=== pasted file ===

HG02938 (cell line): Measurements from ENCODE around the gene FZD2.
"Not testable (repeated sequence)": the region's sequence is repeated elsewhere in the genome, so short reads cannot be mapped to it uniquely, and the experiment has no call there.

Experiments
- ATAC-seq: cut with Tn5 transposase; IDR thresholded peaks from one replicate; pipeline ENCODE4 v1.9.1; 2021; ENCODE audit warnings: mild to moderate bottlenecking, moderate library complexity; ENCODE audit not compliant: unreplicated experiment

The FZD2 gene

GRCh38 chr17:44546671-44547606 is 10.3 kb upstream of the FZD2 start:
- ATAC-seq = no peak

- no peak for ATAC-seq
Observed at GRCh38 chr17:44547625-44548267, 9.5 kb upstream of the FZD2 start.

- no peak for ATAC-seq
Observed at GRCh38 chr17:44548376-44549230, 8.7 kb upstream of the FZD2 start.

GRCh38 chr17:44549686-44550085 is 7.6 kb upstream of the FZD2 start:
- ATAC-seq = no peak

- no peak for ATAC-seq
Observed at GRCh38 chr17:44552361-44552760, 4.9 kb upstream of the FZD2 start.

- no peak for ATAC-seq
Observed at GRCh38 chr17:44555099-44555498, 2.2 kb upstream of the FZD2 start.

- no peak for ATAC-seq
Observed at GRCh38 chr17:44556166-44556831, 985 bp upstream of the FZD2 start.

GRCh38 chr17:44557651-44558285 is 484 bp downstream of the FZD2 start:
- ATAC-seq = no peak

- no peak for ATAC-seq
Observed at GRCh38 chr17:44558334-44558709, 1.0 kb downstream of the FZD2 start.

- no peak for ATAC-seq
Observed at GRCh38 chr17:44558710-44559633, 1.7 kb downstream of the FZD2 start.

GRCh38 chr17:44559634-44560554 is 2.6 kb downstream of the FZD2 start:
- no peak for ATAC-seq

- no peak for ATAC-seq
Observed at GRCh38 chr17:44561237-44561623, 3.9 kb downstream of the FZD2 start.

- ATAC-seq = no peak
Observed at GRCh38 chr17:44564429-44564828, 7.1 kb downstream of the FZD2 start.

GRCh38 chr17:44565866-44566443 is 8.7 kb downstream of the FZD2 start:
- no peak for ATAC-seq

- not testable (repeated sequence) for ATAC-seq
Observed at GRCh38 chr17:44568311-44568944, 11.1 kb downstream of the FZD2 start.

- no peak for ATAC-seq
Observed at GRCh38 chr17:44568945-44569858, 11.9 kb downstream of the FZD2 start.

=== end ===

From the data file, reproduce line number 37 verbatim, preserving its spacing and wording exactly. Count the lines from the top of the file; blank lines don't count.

Observed at GRCh38 chr17:44568945-44569858, 11.9 kb downstream of the FZD2 start.